• In literacy, U.S. millennials scored lower than their peers in 15 of the 22 participating countries. Only millennials in Spain and Italy had lower scores.
• In numeracy, U.S .millennials ranked last, along with their peers in Italy and Spain.
• In problem solving in technology-rich environments (PS-TRE), U.S. millennials also ranked last, along with their peers in the Slovak Republic, Ireland, and Poland (America’s Skills Challenge, p. 4).
The ETS study finds that our performance has declined not only comparatively, but absolutely: literacy scores in the United States have declined since the 1994 International Adult Literacy Survey (IALS), and despite our intensive focus on STEM skills in the past decade, numeracy scores have declined since the Adult Literacy and Lifeskills (ALL) Survey in 2003.
"The study called into question America’s educational credentialing system. While few American test-takers lacked a high school degree, the United States didn’t perform any better than countries with relatively high rates of failing to finish high school. And our college graduates didn’t perform well, either." – The Washington Post
, March 2, 2015
How do U.S. top-performing and lower-performing millennials compare to their international peers?
• Top-scoring U.S. millennials (those at the 90th percentile) scored lower than top-scoring millennials in 15 of the 22 participating countries and only scored higher than their peers in Spain.
"The results may stun Millennials, given their reputation for being tech-savvy idealists. Many of them are in college or are recent grads, and paying off heavy student debt burdens. Unfortunately, despite having the highest levels of educational attainment of any American generation, the group is falling far short of their peers in other countries."
, March 13, 2015
• Low-scoring U.S. millennials (those at the 10th percentile) ranked last, along with Italy and England/Northern Ireland, and scored lower than millennials in 19 out of 22 participating countries (America’s Skills Challenge, p. 4)
What is the degree of inequality in the score distribution?
• The gap in scores (139 points) between U.S. millennials at the 90th and 10th percentiles was larger than the gap in 14 participating countries and was not significantly different from the gap in the remaining countries, signaling a high degree of inequality in the distribution of scores (America’s Skills Challenge, p. 4).
• The gap in the United States between the skills of adults whose parents had less than a high school education and those with at least one parent with a college education was one of the largest across the OECD countries, suggesting that skill level in the United States is more closely tied to “…the fortuitous circumstances of birth or position” than it is in most other OCED countries” (Adams, The Epic of America, quoted in America’s Skills Challenge, p. 28).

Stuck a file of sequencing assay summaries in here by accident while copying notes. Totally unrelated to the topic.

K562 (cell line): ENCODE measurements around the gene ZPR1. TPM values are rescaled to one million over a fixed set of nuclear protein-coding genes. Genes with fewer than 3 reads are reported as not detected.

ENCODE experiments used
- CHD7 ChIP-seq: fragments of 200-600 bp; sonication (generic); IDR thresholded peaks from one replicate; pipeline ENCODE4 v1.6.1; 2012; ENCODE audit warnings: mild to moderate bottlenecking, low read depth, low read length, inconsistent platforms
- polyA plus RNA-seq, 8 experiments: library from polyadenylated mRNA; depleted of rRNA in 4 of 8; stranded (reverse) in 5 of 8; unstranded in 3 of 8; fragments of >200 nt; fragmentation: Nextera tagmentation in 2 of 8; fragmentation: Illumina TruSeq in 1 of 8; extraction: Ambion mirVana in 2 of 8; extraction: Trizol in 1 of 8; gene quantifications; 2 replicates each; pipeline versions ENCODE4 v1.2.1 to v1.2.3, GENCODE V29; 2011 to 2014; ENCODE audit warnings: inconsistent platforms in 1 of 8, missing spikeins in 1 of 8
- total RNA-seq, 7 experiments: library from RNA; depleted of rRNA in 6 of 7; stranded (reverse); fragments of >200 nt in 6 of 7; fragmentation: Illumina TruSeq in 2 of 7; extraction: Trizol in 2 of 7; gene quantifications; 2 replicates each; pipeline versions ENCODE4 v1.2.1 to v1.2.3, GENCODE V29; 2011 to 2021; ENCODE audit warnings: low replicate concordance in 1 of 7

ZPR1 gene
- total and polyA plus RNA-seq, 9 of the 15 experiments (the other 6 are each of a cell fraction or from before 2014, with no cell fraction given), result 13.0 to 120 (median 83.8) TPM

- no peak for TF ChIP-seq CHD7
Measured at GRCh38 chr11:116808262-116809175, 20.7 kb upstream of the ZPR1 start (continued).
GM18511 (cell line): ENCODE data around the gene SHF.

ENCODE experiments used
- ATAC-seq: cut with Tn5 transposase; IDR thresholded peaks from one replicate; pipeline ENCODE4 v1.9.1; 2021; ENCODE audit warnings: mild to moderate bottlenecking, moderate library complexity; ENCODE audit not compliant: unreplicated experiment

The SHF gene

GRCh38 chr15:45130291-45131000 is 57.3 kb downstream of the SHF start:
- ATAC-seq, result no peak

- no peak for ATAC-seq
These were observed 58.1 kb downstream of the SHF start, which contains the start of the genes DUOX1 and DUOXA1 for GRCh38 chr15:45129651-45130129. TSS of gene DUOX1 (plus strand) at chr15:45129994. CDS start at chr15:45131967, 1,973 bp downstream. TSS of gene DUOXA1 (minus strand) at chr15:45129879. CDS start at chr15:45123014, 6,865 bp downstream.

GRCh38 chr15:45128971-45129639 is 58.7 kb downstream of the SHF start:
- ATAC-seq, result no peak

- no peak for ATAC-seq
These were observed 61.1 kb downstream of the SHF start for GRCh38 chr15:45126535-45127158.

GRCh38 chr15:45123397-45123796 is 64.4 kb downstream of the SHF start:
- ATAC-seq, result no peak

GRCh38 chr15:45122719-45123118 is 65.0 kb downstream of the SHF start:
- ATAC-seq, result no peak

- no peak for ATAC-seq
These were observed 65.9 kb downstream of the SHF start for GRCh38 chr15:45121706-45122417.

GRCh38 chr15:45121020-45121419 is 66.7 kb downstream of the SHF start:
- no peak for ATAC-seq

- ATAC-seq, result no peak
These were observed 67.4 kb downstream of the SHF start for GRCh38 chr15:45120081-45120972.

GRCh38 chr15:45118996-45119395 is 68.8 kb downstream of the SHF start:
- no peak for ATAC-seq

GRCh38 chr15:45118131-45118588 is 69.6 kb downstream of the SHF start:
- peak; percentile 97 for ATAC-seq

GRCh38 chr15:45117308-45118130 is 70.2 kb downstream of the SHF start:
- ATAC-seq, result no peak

• There was also a high degree of inequality in the distribution of scores by race and ethnicity in the United States. While young U.S. adults of every race and ethnicity did worse than their peers in other countries, the performance of Black and Hispanic young adults—at every level of education—was substantially worse: 88 percent of Black and 83 percent of Hispanic millennials in the United States scored below the OECD proficiency level in numeracy, compared to 54 percent of White and 52 percent of Asian millennials (America’s Skills Challenge, p. 38).
Implications: The Cost of Inequality
The poor performance of U.S. millennials relative to their peers in other countries, and the high degree of inequality within our own country between those who scored at the top and bottom of the score distribution, suggests that we have not been successful in addressing educational inequity. In the words of the authors:
"If, despite investments and reforms in K-12 education over the past decades, America continues to lose ground in terms of the developed skills of its adult population and workforce, then we need to better appreciate the ways in which education can perpetuate inequalities of opportunity at all educational levels, as well as help redress this problem (emphasis added)" (America’s Skills Challenge, p. 5).
These conclusions bring us back full circle to the challenge posed by the ETS report and to the epigraph from Thomas Piketty that introduces the report:
"Historically, the main equalizing force—both between and within countries—has been the diffusion of knowledge and skills. However, this virtuous process cannot work properly without inclusive educational institutions and continuous investment in skills. This is a major challenge for all countries in the century underway" (America’s Skills Challenge, p. 6).
The data and analysis provided in the ETS report makes the challenge facing us very clear and underlines the importance of initiatives like Upskill America which aim to make investing in skills everyone’s business.
Upskill America: Informing an Initiative for Frontline Workers With PIAAC Data
On April 24, the White House convened a summit with nearly 200 employers, labor leaders, foundations, nonprofits, educators, workforce leaders, and technologists who are answering the President’s call to action to join his Upskill initiative, a new campaign to help workers of all ages and backgrounds earn a shot at better, higher paying jobs. The Upskill initiative is a public-private effort to create clear pathways for the nearly 24 million workers in frontline jobs who too often may lack the skills or opportunity to progress into higher paying jobs and realize their full potential.